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We have a project that was started in .NET 1.1, moved to .NET 2.0, and recently moved again to .NET 3.5. The project is extremely data-driven and utilizes XML for many of its data files. Some of these XML files are quite large and I would like to take the opportunity I currently have to improve the application's interaction with them. If possible, I want to avoid having to hold them entirely in memory at all times, but on the other hand, I want to make accessing their data fast.

The current setup uses XmlDocument and XPathDocument (depending on when it was written and by whom). The data is looked up when first requested and cached in an internal data structure (rather than as XML, which would take up more memory in most scenarios). In the past, this was a nice model as it had fast access times and low memory footprint (or at least, satisfactory memory footprint). Now, however, there is a feature that queries a large proportion of the information in one go, rather than the nicely spread out requests we previously had. This causes the XML loading, validation, and parsing to be a visible bottleneck in performance.


Given a large XML file, what is the most efficient and responsive way to query its contents (such as, "does element A with id=B exist?") repeatedly without having the XML in memory?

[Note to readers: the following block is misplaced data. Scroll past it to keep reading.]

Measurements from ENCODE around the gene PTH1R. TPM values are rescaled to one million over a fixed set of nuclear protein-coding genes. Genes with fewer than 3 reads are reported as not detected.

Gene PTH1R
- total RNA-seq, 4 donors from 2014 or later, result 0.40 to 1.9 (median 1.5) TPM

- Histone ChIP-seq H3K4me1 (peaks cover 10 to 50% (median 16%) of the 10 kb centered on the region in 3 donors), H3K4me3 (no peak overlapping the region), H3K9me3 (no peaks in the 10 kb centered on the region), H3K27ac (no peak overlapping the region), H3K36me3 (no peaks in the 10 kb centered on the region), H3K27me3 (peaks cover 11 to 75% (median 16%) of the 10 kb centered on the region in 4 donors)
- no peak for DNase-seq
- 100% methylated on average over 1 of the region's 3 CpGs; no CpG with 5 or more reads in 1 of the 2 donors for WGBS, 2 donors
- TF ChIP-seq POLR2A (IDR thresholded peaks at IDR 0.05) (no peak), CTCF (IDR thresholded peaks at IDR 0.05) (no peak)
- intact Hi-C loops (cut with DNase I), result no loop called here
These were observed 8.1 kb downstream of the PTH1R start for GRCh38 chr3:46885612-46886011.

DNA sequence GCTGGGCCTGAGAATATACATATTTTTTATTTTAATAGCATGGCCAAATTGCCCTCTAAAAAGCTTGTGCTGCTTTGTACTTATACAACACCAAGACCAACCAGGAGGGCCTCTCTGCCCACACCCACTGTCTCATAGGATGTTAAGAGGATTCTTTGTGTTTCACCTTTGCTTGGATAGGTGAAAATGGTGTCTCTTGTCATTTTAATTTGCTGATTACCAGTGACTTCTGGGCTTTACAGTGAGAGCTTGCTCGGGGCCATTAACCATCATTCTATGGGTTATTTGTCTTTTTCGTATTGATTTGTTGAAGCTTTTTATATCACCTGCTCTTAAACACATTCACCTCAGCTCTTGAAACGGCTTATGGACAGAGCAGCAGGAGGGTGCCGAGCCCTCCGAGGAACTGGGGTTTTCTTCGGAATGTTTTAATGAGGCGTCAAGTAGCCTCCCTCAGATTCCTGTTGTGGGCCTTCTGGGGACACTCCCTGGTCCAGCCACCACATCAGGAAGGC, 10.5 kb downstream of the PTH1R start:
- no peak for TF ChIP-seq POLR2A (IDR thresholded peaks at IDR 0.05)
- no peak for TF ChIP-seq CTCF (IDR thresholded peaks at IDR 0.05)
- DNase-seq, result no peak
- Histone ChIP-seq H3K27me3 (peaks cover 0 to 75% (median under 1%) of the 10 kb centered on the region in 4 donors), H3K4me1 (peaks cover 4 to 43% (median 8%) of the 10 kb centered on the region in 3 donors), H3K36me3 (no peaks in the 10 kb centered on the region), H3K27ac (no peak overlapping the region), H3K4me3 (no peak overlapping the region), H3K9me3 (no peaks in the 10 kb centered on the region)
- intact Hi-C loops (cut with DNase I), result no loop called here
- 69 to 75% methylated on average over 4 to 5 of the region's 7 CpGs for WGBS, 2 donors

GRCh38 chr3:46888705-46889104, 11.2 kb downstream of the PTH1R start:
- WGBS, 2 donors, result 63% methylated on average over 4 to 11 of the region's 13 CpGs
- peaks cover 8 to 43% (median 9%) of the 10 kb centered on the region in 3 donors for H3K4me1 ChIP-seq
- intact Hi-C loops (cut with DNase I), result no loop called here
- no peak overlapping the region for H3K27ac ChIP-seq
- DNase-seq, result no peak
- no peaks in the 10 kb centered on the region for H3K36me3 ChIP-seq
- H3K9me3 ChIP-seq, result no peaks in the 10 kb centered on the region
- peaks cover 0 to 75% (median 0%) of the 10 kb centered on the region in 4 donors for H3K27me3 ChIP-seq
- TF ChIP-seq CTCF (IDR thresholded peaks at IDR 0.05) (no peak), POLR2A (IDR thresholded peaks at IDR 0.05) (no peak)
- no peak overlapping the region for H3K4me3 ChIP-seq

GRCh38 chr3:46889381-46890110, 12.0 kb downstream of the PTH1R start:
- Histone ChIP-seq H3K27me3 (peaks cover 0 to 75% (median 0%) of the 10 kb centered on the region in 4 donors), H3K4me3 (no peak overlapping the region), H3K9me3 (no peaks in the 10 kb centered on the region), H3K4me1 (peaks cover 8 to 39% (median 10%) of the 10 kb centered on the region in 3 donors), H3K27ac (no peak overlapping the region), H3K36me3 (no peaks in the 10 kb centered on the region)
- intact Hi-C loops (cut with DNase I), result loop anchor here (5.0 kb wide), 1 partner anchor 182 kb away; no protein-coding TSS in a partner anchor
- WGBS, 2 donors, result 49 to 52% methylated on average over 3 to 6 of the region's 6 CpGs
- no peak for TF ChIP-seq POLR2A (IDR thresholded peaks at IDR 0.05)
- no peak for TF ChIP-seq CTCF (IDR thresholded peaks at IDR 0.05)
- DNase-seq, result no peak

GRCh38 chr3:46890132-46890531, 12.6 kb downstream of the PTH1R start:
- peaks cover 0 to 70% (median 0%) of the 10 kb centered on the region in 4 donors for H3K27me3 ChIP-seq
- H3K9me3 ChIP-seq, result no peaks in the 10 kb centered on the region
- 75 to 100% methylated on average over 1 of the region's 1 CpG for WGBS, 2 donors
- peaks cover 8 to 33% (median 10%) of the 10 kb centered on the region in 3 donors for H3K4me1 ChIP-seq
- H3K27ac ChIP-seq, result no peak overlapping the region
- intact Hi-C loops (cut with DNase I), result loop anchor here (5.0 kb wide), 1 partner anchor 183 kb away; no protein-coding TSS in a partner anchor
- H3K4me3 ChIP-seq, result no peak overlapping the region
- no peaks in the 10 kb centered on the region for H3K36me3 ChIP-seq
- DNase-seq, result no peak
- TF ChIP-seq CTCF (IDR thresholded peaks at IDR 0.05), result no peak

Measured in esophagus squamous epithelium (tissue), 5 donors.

Note that the data itself can be in memory, just not in its more bloated XML form if we can help it. In the worst case, we could accept a single file being loaded into memory to be parsed and then unloaded again to free resources, but I'd like to avoid that if at all possible.

Considering that we're already caching data where we can, this question could also be read as "which is faster and uses less memory; XmlDocument, XPathDocument, parsing based on XmlReader, or XDocument/LINQ-to-XML?"

Edit: Even simpler, can we randomly access the XML on disk without reading in the entire file at once?


An XML file has some records:

  <Record id='1'/>
  <Record id='2'/>
  <Record id='3'/>

Our user interface wants to know if a record exists with an id of 3. We want to find out without having to parse and load every record in the file, if we can. So, if it is in our cache, there's no XML interaction, if it isn't, we can just load that record into the cache and respond to the request.


To have a scalable, fast way of querying and caching XML data files so that our user interface is responsive without resorting to multiple threads or the long-term retention of entire XML files in memory.

I realize that there may well be a blog or MSDN article on this somewhere and I will be continuing to Google after I've posted this question, but if anyone has some data that might help, or some examples of when one approach is better or faster than another, that would be great.

The XMLTeam published a blog today that gives great advice on when to use the various XML APIs in .NET. It looks like something based on XmlReader and IEnumerable would be my best option for the scenario I gave here.

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How big is this xml file? Event if it is several MBs a single copy of it wouldn't take up that much memory in the big scope of things. –  Kevin May 21 '09 at 16:54